Some of the most striking images of the coronavirus pandemic are of doctors and nurses showing their bruised and irritated faces as a result of wearing a face mask for long hours.
As more people are wearing masks and face coverings to protect themselves and others, some are discovering skin issues as a result. “Face masks, when properly worn and fitted, create a pressurized seal so no air is coming in and ... increases the temperature and humidity around your nose and mouth area," Dr. Orit Markowitz, director of skin cancer at Mount Sinai Hospital in New York City, told TODAY Style.
Those changes in condition and climate can cause issues. “The constant pressure from the mask, heat and sweat break down the structure of the skin, causing irritation, swelling and compromises the skin, which can be expressed as pimples, trauma lines and skin discoloration,” said Markowitz.
Choosing a mask
Nurses and doctors are wearing a very specific type of medical-grade mask, while the rest of us are wearing different types of face coverings that will impact our skin in different ways. “Surgical and respirator masks can cause physical irritation simply from the rough texture of the mask against the skin, friction and chemical irritation from any irritant substances that they have been treated with — in addition to contact with the microbes that we exhale into the mask, that thus sits on the surface of the skin,” Rachael Pontillo, a licensed aesthetician, makeup artist and author of "Love Your Skin, Love Yourself," told TODAY.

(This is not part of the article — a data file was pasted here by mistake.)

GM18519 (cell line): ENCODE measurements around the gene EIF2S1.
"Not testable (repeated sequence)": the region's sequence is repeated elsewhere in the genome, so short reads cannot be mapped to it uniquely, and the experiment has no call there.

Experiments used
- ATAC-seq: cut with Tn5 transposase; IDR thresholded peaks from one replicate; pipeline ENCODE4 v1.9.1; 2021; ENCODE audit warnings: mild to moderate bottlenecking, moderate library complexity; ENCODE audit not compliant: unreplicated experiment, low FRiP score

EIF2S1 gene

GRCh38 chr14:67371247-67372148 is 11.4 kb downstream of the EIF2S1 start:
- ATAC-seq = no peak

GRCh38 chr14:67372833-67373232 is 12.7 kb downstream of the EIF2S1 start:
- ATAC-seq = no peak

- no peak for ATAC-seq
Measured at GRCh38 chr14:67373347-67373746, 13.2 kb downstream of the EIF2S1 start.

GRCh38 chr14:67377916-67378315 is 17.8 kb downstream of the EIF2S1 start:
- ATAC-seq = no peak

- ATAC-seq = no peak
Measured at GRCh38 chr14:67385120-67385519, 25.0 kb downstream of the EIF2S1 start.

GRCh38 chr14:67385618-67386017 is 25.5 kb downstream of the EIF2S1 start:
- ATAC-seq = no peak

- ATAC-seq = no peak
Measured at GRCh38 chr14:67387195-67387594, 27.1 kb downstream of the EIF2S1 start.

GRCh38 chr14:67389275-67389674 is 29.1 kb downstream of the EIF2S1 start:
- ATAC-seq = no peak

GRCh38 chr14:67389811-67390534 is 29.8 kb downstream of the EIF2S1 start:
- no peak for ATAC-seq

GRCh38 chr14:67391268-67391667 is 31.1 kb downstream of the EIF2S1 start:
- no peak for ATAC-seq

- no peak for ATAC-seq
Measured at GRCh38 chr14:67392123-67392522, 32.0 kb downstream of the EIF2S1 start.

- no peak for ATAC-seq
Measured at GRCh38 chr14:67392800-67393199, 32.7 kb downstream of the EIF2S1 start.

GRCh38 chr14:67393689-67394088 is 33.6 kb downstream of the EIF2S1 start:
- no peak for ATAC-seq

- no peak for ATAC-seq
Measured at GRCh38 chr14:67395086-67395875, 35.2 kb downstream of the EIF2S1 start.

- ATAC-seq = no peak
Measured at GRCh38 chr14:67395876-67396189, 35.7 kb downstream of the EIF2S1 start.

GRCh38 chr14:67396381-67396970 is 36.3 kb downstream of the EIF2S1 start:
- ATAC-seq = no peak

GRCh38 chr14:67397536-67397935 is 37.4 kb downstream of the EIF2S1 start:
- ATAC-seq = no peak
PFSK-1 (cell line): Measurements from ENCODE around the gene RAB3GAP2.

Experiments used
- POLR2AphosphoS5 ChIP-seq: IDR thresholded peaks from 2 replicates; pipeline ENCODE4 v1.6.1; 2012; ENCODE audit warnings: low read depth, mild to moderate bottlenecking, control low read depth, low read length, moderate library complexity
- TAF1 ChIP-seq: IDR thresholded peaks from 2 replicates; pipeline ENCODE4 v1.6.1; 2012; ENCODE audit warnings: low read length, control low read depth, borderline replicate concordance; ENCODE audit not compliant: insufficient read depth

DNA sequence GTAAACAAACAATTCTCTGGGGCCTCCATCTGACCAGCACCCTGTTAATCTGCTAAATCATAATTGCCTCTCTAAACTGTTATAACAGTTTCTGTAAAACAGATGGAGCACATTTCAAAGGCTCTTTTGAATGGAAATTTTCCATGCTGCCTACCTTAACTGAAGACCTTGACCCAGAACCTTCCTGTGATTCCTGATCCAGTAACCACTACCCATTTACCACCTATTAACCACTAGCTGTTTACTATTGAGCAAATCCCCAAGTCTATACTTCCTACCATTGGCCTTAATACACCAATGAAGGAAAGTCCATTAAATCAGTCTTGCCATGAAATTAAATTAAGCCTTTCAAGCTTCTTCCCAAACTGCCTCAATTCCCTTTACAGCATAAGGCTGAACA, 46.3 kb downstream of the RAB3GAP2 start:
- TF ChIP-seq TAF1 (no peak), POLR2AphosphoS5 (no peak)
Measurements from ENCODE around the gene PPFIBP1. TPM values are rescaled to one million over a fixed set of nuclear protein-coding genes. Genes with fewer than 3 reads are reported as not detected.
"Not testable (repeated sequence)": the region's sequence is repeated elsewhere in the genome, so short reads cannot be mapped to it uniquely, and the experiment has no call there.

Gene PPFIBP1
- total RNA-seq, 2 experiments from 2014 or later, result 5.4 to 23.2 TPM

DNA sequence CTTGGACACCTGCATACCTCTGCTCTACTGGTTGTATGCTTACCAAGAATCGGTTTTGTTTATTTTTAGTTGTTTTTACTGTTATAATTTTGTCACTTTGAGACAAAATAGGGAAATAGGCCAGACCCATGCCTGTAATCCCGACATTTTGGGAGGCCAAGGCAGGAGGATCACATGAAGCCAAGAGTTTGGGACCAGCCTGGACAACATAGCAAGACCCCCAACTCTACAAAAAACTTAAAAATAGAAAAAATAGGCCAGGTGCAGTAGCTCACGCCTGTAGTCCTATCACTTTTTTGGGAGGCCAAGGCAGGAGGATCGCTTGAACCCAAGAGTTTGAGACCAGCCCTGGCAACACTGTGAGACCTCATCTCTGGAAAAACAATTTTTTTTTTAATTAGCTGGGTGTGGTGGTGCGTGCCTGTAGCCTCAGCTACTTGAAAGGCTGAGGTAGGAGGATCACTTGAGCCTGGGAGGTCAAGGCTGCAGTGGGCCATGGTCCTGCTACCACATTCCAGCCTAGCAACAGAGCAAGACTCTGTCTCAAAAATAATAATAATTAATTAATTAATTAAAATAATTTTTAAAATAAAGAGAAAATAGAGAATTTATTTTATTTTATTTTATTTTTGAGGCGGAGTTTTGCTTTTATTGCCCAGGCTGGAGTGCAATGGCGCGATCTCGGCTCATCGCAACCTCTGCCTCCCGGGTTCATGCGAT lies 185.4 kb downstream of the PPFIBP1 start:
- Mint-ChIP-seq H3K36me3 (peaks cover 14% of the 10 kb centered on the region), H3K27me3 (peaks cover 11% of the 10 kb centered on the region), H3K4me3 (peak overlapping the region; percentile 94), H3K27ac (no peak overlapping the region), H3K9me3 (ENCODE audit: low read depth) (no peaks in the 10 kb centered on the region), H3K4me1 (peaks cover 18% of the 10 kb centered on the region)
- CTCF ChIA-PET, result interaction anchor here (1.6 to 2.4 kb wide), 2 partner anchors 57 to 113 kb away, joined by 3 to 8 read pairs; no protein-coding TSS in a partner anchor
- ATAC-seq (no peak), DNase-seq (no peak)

But nonsurgical masks have inherent problems of their own. “Though fabric masks are softer in texture, they still might cause dryness, which leads to irritation, since many fabrics used for them (like cotton blends) absorb our natural oils,” said Pontillo. The residue from laundry detergent and dryer sheets/fabric softeners themselves can also lead to clogged pores and irritation from contact.
Oily or acne-prone skin
Wearing a mask can cause the face to sweat, which can lead to breakouts — especially for people who are already acne-prone. The best way to address the issue is through a spot treatment, according to Cinthia Lomeli, a celebrity esthetician.
“Spot-treating with a zinc cream will help reduce redness and inflammation caused by acne,” Lomeli said.
Dry or sensitive skin
People with sensitive skin may be prone to uncomfortable dryness and redness at the site of the mask, said Pontillo. “This could become an itchy, scaly rash (similar to eczema) due to the absorption and exposure to unfamiliar chemicals and microbes,” said Pontillo.
When you get home, remove your mask as soon as you can, Pontillo suggested. "Wash your face and apply soothing moisturizer (something with aloe vera would be nice)," she said.
People who already have inflammatory or chronic skin conditions, such as rosacea, eczema, psoriasis, etc., are likely to experience increased flare-ups. “I did a poll on my Instagram stories about this last week and several people responded to me that this was the case for them, particularly with rosacea,” said Pontillo.
If skin becomes swollen from the pressure and tightness of the mask or from wearing the mask for long hours, apply a cold compress. “Make a cold compress by putting a washcloth in icy cold water then wringing it out and laying it on clean skin,” said Lomeli. This can be repeated as many times as needed to reduce the swelling.
If someone experiences bruising from long hours of wearing a mask, they should apply arnica cream or arnica gel. “Arnica helps reduce bruising and can help prevent it as well,” said Lomeli.
How to protect skin